Wintertime Wrist Weights and Hygge

Winter is coming, y’all. Can you feel the creep? Last year, I told my husband “I’m kinda excited for wintertime,” and we can mark that as the most unfamiliar thing I’ve said. This year I’m changing my word excited, to ready.

Kristin Beale & dog

I enjoyed the cold weather for a few weeks last year, but it got old fast; a few weeks of drinking hot tea while staring out the window, of wrapping in a blanket to read a book, and of sitting by the snow-filled window with a lit candle, then I was over it. I simply prefer to exercise outside and go on walks with my family more than I do wearing three layers of clothes and freezing my butt off.

But we’re going to make the best of it! Right?

The Danish have a word for those first weeks of my winter mindset, before I start my cycle of lament: hygge (“hue-gah”). In essence, hygge is when you create a comfortable, cozy sanctuary for yourself amid the fast world and your busy life. Hygge focuses on doing simple things like lighting candles, spending time with loved ones, baking, and whatever else puts a comfy smile on your face. My goal this year, really, is hygge. I feel it in those first few weeks of winter, but how about making it last all the way through? I’m trying, at least. Who’s with me?

   Join Our Movement

What started as an idea has become a national movement. With your support, we can influence policy and inspire lasting change.

Become an Advocate
  1. Stay active. This year, I’m getting rid of my excuses. That’s just to say, I bought exercise bands. Exercise is an endorphin-raising mood lifter, so why is my norm to go on a wintertime exercise hiatus? The answer: excuses are too easy and so, so satisfying to make. This year, though, I went all out: I bought bands, balls, straps, free weights, discs, a mat, and even Velcro wrist weights. Bless my heart, I’ll try to be consistent. Check back with me in a couple months.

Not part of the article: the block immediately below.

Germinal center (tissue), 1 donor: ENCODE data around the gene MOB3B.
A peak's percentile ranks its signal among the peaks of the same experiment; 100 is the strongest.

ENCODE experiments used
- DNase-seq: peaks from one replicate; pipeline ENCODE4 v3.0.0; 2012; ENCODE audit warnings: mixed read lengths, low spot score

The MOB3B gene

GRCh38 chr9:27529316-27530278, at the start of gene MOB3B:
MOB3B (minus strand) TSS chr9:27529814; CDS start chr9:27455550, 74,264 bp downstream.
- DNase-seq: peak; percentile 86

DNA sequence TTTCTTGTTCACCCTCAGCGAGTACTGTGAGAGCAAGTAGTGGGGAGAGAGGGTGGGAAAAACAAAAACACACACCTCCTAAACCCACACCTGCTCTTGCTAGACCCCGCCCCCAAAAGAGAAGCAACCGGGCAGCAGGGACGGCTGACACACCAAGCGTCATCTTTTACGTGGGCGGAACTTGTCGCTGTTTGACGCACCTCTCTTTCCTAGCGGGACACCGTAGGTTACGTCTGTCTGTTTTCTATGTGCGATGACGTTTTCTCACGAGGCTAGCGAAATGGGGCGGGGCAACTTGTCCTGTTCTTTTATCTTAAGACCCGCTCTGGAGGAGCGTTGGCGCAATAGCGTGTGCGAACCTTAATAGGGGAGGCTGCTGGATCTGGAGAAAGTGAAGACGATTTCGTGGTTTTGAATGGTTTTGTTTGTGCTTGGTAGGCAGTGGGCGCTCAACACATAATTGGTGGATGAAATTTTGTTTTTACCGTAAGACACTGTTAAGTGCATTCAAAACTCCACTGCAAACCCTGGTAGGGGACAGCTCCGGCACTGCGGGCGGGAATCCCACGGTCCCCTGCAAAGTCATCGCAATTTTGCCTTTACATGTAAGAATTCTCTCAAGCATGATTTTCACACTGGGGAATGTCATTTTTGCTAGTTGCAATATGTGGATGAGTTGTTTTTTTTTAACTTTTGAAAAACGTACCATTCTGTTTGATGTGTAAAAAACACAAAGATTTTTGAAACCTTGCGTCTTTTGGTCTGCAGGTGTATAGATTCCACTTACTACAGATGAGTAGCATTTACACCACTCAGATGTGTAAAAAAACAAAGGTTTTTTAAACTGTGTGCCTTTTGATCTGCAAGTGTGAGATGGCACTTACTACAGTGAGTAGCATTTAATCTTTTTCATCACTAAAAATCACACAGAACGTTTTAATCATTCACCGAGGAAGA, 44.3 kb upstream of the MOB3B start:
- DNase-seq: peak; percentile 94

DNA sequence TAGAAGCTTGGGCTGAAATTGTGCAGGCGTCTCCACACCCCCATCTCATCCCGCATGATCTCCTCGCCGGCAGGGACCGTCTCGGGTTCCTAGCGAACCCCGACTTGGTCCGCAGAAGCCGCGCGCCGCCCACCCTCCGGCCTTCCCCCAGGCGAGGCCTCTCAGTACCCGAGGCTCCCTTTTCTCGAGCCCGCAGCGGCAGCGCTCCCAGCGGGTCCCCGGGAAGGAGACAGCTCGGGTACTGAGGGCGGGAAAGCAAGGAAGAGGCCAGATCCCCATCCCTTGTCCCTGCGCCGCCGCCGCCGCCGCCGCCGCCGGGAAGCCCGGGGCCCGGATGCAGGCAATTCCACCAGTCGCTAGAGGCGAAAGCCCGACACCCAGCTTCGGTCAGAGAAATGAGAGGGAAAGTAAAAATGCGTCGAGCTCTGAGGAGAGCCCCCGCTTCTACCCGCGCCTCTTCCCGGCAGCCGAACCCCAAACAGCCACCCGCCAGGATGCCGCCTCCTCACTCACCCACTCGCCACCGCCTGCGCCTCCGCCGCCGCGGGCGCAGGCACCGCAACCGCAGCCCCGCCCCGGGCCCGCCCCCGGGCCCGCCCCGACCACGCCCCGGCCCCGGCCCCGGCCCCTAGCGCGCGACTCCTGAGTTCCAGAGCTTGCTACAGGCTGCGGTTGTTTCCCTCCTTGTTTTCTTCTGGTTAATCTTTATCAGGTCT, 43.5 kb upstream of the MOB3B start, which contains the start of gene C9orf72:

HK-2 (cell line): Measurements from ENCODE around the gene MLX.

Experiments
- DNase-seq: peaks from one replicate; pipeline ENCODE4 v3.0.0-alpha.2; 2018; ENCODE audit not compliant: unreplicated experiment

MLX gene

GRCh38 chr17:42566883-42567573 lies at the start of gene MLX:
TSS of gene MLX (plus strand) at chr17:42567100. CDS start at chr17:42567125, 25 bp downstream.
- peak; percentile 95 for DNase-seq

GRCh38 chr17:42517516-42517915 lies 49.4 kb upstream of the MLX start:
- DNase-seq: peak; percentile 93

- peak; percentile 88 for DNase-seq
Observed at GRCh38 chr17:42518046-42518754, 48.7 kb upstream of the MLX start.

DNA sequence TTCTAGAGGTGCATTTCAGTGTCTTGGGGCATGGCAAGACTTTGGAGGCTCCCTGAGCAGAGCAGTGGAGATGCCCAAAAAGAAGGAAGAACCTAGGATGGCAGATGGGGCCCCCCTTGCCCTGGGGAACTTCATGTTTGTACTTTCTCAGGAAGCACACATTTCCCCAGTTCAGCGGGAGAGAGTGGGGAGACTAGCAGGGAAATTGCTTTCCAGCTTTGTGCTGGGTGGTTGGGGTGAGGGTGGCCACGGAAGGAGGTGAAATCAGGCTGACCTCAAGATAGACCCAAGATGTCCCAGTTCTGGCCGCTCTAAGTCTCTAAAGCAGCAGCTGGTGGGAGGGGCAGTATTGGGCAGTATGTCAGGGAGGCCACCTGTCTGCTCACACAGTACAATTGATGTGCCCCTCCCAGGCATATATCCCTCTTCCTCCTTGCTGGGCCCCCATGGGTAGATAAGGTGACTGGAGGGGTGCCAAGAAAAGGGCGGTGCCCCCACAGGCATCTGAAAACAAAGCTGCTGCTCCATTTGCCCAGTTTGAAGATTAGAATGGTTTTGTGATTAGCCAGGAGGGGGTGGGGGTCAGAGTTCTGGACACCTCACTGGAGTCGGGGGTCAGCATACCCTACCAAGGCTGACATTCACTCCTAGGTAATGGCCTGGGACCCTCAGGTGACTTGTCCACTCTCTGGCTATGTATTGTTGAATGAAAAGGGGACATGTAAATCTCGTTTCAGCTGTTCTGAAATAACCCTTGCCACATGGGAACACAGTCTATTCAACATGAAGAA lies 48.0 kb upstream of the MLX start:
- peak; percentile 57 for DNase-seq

2. Try something new. There are plenty of indoor hobbies to choose from: knitting, painting, baking, and musical instruments, to name a few. In my opinion, all options pale in comparison to what I can do in the warm weather, but it’ll do. I prick my finger when I sew and I burn everything I put in the oven, but I found my version of this a few years ago: drawing comics.
  3. Set a goal. You might not be a crafty person, but a project-around-the-house or a learn-something-new person. God bless ya: we comic artists and popsicle stick crafters need people like you around. If that’s the case, set yourself some goals for the cold months; having something to look forward to and work on can boost your motivation and sense of purpose.
  4. Light up. I realize my double entendre here, but I’m talking only about light therapy. Winter’s diminished natural sunlight can lead to seasonal affective disorder and/or more solemn moods. It’s understandable! A light therapy bulb will mimic natural sunlight to help regulate your mood and energy levels. Plug one into your desk while you work or sit by it for 10-15 minutes daily and see if that makes a difference.
  5. Reconnect. We’re all sitting around inside anyway, so why not do it together? Winter is the perfect time to strengthen connections with friends and family: host gatherings, movie nights, and cozy dinners to combat those [justifiably] imminent feelings of isolation and despondency this winter.

As the days grow shorter and the temperature drops, it’s not uncommon to feel a dip in your mood. Some years, that feeling is so tangible I feel like I can reach out and grab it. But it doesn’t have to be that way, folks; with some strategy and the right mindset, we can make the most of and even thrive during the winter months.

Embrace the chill, create cozy moments, and strap some weights around your wrists. You may never look forward to winter, but we can make the most of it.

About the Author - Kristin Beale

Kristin Beale is a native of Richmond, Virginia. She is the author of three books, Greater Things and A Million Suns, Wide Awake, and a comic book, Date Me. Instagram: @kristin.gupta

Kristin Beale

The opinions expressed in these blogs are the author's own and do not necessarily reflect the views of the Christopher & Dana Reeve Foundation.